But not all of us are the perfect, “get it right the first time” sort of builder (both my hands are up) and some of us will already be harbouring mutinous thoughts on how to maybe change things. Such thinking can be held over until the construction of your next boat, but not everyone will want more than the one, yet may hanker to modify it sometime instead.

Ok, so what kind of things might that be?
1: Alter the internal winch location and even the method employed. For instance, in the Emma, fit an Irene type drum winch instead of the arm version.

2: Remedy structural waterproofing due to excessive water ingress.

3: The deck layout, construction or composition may not be to your total satisfaction. More often this will be more to do with aesthetics than functional, being easier, and quicker, to do a new deck than a new boat altogether.
Then you may feel like a complete makeover (eventually, that is) of the entire deck structures, appearance, form and colour. Nothing like starting with a new virgin deck cut out to let your fancy turn into a design masterpiece. This aspect rates a section of its own.

Maybe it’s just me, but regardless of how happy I with my new boat evolves, there grows an awareness of either mild dissatisfaction here and there or just a desire to do some things differently, either because of what I’ve seen on your boat, maybe, or ideas that pop up from time to time and niggle away until you have to at least give it a try. Some of us are forward thinkers and do it during the build, for me the process is somewhat more delayed, but inevitable.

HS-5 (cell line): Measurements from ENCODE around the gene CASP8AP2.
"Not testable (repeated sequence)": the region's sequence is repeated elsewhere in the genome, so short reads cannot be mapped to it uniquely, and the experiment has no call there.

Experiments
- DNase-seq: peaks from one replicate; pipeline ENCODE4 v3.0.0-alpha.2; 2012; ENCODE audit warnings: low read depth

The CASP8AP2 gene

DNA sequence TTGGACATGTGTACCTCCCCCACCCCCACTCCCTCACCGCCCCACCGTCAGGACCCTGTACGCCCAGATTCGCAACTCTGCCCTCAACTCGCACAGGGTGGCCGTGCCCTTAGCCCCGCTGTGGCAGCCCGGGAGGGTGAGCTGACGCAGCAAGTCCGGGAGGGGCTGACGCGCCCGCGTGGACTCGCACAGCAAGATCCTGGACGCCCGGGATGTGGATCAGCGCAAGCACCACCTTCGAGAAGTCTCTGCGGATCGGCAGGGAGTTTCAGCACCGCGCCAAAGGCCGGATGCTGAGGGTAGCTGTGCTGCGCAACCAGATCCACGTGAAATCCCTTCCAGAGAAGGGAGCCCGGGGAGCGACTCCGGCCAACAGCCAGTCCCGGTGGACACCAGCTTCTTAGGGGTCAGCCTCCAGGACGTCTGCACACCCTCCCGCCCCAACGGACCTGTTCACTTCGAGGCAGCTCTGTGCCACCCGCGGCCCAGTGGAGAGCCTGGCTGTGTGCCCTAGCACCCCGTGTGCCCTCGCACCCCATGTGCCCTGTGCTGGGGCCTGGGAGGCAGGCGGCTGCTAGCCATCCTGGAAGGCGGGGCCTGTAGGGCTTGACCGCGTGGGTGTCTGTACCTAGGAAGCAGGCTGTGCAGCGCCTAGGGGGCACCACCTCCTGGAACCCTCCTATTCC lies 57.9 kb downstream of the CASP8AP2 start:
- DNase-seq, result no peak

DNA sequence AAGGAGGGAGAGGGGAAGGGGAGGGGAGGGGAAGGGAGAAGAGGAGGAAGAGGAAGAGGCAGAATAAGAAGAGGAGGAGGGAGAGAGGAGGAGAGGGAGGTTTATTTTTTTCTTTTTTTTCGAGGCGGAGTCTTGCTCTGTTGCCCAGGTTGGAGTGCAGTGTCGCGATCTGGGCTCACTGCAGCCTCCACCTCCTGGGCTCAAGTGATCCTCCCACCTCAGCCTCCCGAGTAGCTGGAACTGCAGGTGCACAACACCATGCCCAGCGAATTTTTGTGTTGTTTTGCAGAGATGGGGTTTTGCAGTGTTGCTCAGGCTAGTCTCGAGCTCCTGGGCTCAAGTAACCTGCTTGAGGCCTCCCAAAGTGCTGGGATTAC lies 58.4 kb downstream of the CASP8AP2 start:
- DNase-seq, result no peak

And for me, years with conventional “plastic” rc racing sailboats, the desire to use some of those characteristics is ever present, particularly in the rigging. This can lead to winch modification and even new deck layouts to allow for different sheeting routes.

So, this post is a starter, hopefully getting some input from you as it’s there are many successful, and satisfied, builders that are just as happy to talk about these things yet no desire to do them.

Just so it wont cause anyone too much horror from the thought, here is a pic of a recently removed deck.
Clearly It had problems with finish and had “to go”. This did, however, make it easy to begin implementing new ideas that couldn’t be achieved with the original deck fixed in place.

To be continued..